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To George Washington from James Baker, 10 June 1757

From James Baker

Fort Cumberland [Md.] June 10th 1757


I Yesterday returned to this place with the Cherokees and have the Satisfaction to acquaint you that on the 5th Instant we fell on two Tracks about 35 Miles beyond the three Forks of Yohagany in a small path that led towards this place, we had not followed those Tracks above eight or Ten Miles, before we met 10 Frenchmen returning from a Scout, our foremost Indian discovered them first and sat down very cose we all following his example, when the Frenchmen came within about fifty paces they saw our Men all Naked, and called to us and ask’d who we were, at which time we all rising together fired on them which they returned, we waited not to lode again, but run in with our Tomahawks the Frenchmen then making of as fast as they cou’d, but the Indians out runing them took two of them prisoners, the French lost six Men two killed dead on the Spot, two wounded, and two taken prisoners[.] Our loss tho’ fewer in number is greater to us, the Swallow Warrior was Shot dead by a Ball in the head, and another Indian Wounded in both Thighs[.]1 The Indians was so enraged at the loss of their head Man that it was imposible to save the other prisoner. Among the Frenchmen there was three Officers, two of which was killed and the other we have here.2 I send the Instructions of two of the Officers here inclosed. We have suffered greatly on our return not tasting a morsel for four days, and carrying the Wounded Man on our backs. I cannot tell when I shall come down the Indians are not determined I am Sir Your Most Obt Humble Servant.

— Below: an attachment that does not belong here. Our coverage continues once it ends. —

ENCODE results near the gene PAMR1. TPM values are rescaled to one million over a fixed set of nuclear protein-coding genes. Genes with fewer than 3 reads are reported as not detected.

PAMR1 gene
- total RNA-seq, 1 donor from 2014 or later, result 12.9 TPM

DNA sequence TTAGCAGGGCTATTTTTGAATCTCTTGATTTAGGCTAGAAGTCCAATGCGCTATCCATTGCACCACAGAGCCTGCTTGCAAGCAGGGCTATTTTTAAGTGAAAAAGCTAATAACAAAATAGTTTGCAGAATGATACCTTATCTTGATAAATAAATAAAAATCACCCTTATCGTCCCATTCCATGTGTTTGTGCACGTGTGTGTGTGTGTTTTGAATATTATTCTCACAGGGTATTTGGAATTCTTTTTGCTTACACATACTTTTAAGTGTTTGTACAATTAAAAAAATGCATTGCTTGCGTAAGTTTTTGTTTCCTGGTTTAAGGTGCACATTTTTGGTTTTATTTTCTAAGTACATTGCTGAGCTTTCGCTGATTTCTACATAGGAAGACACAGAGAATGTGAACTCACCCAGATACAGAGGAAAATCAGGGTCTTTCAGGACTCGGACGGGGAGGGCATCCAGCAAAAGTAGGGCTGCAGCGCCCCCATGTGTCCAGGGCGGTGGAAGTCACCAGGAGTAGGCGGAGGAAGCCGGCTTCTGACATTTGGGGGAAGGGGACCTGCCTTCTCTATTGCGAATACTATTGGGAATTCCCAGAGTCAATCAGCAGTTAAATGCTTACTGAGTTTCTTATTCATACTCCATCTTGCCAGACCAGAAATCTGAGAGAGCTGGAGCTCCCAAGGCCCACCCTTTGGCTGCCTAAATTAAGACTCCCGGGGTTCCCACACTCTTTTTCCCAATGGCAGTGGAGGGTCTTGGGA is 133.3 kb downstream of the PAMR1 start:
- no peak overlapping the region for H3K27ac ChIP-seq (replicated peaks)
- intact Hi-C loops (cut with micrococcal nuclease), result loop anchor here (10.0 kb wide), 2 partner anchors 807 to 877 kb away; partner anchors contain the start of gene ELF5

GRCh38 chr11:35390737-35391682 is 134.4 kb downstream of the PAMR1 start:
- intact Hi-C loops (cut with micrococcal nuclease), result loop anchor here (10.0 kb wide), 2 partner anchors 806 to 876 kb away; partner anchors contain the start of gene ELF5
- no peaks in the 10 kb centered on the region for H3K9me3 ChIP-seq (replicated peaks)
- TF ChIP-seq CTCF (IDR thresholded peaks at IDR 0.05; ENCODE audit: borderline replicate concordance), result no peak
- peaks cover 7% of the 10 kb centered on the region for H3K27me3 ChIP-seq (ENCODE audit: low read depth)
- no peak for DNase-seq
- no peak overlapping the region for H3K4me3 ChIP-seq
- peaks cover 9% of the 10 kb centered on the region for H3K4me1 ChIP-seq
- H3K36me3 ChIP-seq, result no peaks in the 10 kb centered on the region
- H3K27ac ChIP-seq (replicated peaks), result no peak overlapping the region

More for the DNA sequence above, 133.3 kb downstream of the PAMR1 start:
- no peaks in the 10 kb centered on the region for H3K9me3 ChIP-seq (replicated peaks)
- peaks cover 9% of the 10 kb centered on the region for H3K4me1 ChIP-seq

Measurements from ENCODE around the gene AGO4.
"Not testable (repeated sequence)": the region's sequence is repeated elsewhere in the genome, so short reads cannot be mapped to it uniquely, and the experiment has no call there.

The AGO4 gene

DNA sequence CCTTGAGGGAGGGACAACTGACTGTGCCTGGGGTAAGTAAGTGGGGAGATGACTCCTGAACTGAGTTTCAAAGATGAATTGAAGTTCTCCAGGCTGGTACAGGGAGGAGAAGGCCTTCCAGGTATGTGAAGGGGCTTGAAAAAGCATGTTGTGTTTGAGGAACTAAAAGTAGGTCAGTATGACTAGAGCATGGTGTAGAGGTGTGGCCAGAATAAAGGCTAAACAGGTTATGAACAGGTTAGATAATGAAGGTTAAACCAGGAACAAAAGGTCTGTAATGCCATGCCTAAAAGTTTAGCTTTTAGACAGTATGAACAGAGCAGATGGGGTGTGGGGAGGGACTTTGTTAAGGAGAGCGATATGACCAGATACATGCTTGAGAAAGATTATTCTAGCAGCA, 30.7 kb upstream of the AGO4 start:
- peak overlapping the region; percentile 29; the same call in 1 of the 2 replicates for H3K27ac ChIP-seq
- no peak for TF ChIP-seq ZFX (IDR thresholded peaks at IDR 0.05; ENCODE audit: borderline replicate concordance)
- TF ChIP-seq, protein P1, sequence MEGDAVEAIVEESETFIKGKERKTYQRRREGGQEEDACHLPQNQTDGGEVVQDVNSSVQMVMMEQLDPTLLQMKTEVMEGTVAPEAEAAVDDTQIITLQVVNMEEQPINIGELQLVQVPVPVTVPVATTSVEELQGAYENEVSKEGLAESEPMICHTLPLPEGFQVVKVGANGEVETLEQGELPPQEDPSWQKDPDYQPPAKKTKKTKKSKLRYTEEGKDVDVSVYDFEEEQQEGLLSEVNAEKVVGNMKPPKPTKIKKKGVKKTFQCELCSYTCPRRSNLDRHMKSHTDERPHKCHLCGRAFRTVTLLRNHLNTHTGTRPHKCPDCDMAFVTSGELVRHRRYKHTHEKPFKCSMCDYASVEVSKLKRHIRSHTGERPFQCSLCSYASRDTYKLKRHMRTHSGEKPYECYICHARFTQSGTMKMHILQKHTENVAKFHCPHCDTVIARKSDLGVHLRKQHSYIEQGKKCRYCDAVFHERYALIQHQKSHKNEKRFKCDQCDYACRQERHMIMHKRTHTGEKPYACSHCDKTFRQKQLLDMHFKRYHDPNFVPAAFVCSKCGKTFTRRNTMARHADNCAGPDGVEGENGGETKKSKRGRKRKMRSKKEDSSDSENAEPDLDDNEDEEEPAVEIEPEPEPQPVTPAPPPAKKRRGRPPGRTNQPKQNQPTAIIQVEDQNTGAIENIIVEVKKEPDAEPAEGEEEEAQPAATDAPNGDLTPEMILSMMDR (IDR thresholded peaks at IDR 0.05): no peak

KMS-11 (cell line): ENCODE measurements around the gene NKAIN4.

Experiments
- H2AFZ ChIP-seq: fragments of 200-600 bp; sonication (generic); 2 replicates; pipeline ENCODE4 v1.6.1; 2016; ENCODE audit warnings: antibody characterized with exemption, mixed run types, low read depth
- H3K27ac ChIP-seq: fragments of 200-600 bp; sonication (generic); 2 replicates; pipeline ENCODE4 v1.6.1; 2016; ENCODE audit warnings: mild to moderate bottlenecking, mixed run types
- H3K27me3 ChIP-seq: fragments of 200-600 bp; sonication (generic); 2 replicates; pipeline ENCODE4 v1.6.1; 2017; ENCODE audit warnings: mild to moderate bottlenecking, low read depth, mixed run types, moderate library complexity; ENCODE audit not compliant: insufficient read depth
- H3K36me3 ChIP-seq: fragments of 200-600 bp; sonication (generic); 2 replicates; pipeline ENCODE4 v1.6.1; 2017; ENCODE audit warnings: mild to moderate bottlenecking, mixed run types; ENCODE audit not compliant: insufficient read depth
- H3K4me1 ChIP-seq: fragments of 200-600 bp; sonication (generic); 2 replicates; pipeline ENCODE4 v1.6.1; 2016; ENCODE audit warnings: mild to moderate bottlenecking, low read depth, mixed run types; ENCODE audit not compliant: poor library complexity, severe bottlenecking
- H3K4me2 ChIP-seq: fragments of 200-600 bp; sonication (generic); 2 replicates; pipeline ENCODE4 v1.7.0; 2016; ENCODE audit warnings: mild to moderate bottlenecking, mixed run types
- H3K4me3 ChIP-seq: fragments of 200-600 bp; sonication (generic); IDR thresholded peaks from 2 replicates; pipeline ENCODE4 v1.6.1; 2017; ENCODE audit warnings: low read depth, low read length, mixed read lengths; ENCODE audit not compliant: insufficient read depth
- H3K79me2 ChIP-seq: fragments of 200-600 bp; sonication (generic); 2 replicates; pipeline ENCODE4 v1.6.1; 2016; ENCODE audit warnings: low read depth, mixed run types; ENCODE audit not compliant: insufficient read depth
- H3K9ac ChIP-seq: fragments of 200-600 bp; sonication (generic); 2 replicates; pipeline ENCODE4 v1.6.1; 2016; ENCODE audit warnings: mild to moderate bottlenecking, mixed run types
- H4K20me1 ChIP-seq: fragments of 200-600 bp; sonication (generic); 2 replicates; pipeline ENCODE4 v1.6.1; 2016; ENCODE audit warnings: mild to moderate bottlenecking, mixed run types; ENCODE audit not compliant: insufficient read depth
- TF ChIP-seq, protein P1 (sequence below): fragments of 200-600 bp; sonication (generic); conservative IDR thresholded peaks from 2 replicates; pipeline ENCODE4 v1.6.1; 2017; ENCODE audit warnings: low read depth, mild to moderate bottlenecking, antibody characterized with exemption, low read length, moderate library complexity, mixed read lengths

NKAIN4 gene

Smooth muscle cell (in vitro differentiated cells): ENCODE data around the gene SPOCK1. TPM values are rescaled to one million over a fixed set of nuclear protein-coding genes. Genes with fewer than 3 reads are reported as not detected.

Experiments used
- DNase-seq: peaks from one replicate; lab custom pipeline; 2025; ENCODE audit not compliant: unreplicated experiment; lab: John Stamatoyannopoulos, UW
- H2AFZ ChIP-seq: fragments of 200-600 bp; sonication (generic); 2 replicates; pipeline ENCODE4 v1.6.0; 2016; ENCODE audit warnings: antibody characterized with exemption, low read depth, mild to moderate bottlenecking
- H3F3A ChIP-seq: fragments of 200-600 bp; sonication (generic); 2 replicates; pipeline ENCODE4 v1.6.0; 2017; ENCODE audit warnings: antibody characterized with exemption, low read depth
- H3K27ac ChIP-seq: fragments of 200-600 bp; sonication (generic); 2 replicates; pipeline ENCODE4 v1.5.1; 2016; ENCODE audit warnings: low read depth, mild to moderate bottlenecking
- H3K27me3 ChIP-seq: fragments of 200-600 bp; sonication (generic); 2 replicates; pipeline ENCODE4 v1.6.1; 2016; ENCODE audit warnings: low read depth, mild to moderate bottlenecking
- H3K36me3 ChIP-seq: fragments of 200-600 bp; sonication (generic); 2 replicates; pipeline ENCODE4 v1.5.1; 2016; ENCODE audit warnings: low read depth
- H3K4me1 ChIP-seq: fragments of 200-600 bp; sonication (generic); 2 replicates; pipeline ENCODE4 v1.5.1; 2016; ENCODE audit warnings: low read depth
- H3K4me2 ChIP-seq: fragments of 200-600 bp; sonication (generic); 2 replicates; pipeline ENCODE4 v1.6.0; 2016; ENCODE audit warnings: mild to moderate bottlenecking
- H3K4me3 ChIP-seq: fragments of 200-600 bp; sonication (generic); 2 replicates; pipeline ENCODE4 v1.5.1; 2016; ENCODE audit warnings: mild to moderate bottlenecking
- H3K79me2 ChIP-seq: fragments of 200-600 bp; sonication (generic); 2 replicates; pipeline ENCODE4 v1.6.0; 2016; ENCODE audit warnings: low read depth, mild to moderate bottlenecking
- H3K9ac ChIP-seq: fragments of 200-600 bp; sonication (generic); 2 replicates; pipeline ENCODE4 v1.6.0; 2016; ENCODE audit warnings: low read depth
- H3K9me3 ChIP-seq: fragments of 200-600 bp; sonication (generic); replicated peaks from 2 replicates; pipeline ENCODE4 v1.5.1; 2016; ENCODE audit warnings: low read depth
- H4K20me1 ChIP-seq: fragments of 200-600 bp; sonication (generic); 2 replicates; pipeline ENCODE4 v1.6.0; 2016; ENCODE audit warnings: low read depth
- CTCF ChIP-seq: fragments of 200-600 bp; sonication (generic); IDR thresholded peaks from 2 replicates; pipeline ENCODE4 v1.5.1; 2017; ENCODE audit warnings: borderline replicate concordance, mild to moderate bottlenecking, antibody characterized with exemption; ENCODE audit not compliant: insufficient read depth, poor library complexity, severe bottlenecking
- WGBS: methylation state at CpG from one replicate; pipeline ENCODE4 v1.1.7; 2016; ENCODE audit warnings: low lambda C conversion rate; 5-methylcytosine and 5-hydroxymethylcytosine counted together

J. Baker


1According to James Livingston, the wounded Indian was the Swallow Warrior’s son (Livingston to GW, 14 June 1757).

2For the French version of the encounter see GW to John Stanwix, 15 June 1757, n.2.

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